Rare Rat-Borne Disease Becoming Less Rare.

New numbers out of New York state show an alarming rise in leptospirosis. This is a big deal because it is spread by rats; specifically, it’s in rat urine. The CDC reports an estimated 1 million cases per year worldwide, and in 2019 there were just 95 cases in the US. Most of these were in Hawaii and Puerto Rico. For 15 cases to already be present in New York this year is a problem.

What’s causing it?

In many areas of the country, there has been an increase in rats. With closures due to the pandemic, rats were forced from areas that were rich in food waste to other, more residential areas. Instead of being safe in their burrows with food nearby, they were driven out to find alternative sources. Weather also plays a significant role. Floods can drive rodents out of burrows and change their foraging patterns because food has been washed away. Climate change is creating more frequent and more severe weather issues which will impact rodent populations.

Brown rat (Rattus norvegicus) walking in grass on bank at night. Netherlands. Wildlife in nature of Europe.

What can be done?

Integrated pest management is key in managing Norway rat populations. Cleaning up any food resources they may be able to take advantage of will drive them away from structures to where food is more plentiful. Sanitation is also about landscaping: Norway rats like messy, overgrown areas to burrow in. Reducing outside clutter and overgrown vegetation makes the area inhospitable. Keeping them out of buildings reduces the risk of disease. Sanitation (both food and habitat) makes bait stations more attractive and therefore more effective. Use a locked and secured bait station like the EZ Secured Rodent Bait Station in key locations for rodents to access them.

Since leptospirosis is spread through rat urine, keeping the rats out means no urine or droppings on the inside. Seal up all openings, especially those low to the ground where they may be nesting or using as runways. Traps can be used by doors and other openings to ensure if one does get in, it is quickly intercepted. Using one of the best professional rodent stations like the EZ Snap Rat Trap is a good option because the trap is contained inside a station and the yellow indicator ties are a quick way to tell if the trap has been triggered.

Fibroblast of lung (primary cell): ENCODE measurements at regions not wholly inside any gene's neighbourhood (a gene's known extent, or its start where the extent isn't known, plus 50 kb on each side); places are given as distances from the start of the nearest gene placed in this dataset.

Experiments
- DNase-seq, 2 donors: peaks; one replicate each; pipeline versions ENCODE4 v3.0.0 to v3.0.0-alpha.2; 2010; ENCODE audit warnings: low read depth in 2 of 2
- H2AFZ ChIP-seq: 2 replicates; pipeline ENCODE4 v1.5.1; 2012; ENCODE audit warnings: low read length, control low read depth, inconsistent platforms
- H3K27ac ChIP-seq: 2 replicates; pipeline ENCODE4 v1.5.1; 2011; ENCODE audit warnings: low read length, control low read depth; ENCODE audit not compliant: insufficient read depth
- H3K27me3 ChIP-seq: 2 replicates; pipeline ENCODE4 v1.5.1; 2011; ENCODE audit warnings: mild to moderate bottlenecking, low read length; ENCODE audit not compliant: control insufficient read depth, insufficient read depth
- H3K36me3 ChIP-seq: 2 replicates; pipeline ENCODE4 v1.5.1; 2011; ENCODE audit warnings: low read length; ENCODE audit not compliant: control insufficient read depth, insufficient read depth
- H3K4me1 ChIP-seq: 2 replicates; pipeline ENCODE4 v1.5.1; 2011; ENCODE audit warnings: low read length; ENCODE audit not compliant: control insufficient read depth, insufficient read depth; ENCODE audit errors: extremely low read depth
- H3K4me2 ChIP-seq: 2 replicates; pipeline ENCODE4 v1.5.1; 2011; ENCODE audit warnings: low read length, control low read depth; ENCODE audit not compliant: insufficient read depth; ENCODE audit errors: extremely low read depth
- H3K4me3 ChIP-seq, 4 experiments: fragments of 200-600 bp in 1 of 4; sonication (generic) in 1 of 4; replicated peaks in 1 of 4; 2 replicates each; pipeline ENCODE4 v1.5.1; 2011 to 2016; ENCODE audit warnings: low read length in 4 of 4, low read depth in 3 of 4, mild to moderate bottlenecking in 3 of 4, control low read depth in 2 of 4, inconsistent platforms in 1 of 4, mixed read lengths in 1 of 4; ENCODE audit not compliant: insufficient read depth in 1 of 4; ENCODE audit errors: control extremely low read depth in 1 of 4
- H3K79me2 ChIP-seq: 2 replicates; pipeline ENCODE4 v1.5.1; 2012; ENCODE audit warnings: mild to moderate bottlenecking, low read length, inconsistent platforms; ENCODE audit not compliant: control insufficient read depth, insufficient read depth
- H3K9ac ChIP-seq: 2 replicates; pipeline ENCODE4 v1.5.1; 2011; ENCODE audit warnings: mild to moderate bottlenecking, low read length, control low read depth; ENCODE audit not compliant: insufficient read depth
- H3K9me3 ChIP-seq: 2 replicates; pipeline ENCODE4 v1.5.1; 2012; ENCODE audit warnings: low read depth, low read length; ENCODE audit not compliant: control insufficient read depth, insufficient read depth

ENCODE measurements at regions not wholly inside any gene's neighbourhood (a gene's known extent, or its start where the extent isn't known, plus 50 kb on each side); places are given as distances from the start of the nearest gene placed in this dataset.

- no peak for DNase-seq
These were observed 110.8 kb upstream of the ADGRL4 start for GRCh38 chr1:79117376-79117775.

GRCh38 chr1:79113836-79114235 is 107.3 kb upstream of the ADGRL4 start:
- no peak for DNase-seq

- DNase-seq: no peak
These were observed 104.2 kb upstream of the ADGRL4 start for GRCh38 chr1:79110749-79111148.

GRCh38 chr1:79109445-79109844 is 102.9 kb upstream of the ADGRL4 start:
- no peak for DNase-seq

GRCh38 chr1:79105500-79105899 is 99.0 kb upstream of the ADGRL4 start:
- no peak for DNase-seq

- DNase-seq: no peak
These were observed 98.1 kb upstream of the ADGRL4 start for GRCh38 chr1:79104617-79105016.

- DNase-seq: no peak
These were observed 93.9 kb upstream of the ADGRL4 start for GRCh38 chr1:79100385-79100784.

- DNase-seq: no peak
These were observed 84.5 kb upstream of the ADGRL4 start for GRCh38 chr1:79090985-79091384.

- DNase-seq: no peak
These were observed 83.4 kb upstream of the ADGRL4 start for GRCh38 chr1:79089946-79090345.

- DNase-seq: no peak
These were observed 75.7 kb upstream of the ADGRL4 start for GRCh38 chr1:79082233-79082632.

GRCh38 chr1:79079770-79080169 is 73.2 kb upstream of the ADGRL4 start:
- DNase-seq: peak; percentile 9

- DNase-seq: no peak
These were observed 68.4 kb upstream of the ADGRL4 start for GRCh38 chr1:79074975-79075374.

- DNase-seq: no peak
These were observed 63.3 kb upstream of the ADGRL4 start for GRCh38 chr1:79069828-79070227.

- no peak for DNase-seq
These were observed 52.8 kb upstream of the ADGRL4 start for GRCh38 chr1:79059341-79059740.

What about the disease?

Rats can spread many diseases so protecting yourself and your customer is important. Along with all the normal IPM methods (sanitation, exclusion, trapping, baiting, etc.), take personal protection. If going into an area with rats, wear appropriate PPE including respiratory protection. Alert customers to clean up droppings and urine and take CDC approved precautions when doing so. For more information on the diseases rodent carry and protecting yourself, click here (https://www.cdc.gov/rodents/diseases/)

While leptospirosis can be treated, it can be very serious and one death has been attributed to it in NYC this year. You may not be in New York, but there are other rodent diseases in your area to be concerned about. Keeping rodent populations low, keeping them out of structures, and keeping preventative means in place can help reduce the risk of rodent-borne disease. For more on rodent control methods, click here!

[1] https://www.businessinsider.com/new-york-reports-a-record-15-cases-of-a-rare-rat-linked-disease-2021-10

[1] https://www.cdc.gov/leptospirosis/health_care_workers/index.html

[1] https://wonder.cdc.gov/nndss/static/2019/annual/2019-table1.html

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